FOR IMMEDIATE RELEASE
Contact: Allie Arcese
Director of Communications
WASHINGTON, D.C., APRIL 26, 2023 — The House of Representatives on Wednesday voted 217-215 to pass the Limit, Save, Grow Act of 2023, House Speaker Kevin McCarthy’s proposal to address the debt limit by cutting funding back to fiscal year 2022 levels and capping spending over the next 10 years. The Department of Education has estimated that the proposal would diminish the impact of the federal Pell Grant program, hinder the department’s ability to administer student aid, and eliminate work-study jobs for thousands of students.
Although the bill does not specify agency- or program-level cuts, Republicans have said that their budget proposal would not reduce defense spending. Under that assumption, the White House estimates that lowering fiscal year 2024 topline levels for non-defense funding to fiscal year 2022 levels would result in a roughly 22% cut.
The bill would also end the ongoing pause on student loan repayments and interest accrual by unraveling the executive orders that extended the payment pause following the enactment of the Coronavirus Aid, Relief, and Economic Security (CARES) Act, prohibit the administration from carrying out its debt cancellation program currently being considered by the United States Supreme Court, block the Biden administration's proposed income-driven repayment plan, and permanently prevent the Department of Education from issuing regulations that would increase costs associated with the student loan program.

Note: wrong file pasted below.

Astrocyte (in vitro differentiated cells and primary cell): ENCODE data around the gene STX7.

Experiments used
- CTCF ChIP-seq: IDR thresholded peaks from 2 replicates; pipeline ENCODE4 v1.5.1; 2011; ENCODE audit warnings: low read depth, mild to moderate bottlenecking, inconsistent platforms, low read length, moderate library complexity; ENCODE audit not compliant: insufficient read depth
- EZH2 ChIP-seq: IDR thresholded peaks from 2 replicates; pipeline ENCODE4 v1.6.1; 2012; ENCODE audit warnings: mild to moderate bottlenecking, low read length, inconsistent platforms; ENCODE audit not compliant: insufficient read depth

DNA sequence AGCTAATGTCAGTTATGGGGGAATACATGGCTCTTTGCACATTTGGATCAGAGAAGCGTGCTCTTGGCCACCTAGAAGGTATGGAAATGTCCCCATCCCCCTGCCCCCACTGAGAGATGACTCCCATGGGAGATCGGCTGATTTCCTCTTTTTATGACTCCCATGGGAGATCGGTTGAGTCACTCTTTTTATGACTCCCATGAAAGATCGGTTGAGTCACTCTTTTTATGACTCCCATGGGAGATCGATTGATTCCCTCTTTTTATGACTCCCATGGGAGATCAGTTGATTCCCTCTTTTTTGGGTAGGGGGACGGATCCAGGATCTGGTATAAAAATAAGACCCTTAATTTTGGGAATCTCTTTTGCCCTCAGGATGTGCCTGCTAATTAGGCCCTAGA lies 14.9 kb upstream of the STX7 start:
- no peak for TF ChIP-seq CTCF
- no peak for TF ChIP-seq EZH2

“Cuts to the student aid programs will certainly limit our economy, as doing so annihilates the educational dreams of millions of Americans,” said NASFAA President and CEO Justin Draeger. “By reducing funding to fiscal year 2022 levels and allowing only paltry increases for the next decade, this bill would have dire impacts on students who depend on federal aid. Low- and middle-income families have seen their average income increase only marginally in the last 30 years, according to the College Board, while the cost of college has continued to grow. Now is the time to double down on funding for need-based student aid, not hamstring the well-targeted programs that expand postsecondary access to students who otherwise may never attend college."
NASFAA policy experts are available to speak to members of the media about the impact that funding cuts could have on federal student aid programs. To set up an interview, please email NASFAA Director of Communications Allie Arcese or call (202) 785-6954.
The National Association of Student Financial Aid Administrators (NASFAA) is a nonprofit membership organization that represents more than 29,000 financial aid professionals at approximately 3,000 colleges, universities, and career schools across the country. NASFAA member institutions serve nine out of every 10 undergraduates in the U.S. Based in Washington, D.C., NASFAA is the only national association with a primary focus on student aid legislation, regulatory analysis, and training for financial aid administrators.
Publication Date: 4/26/2023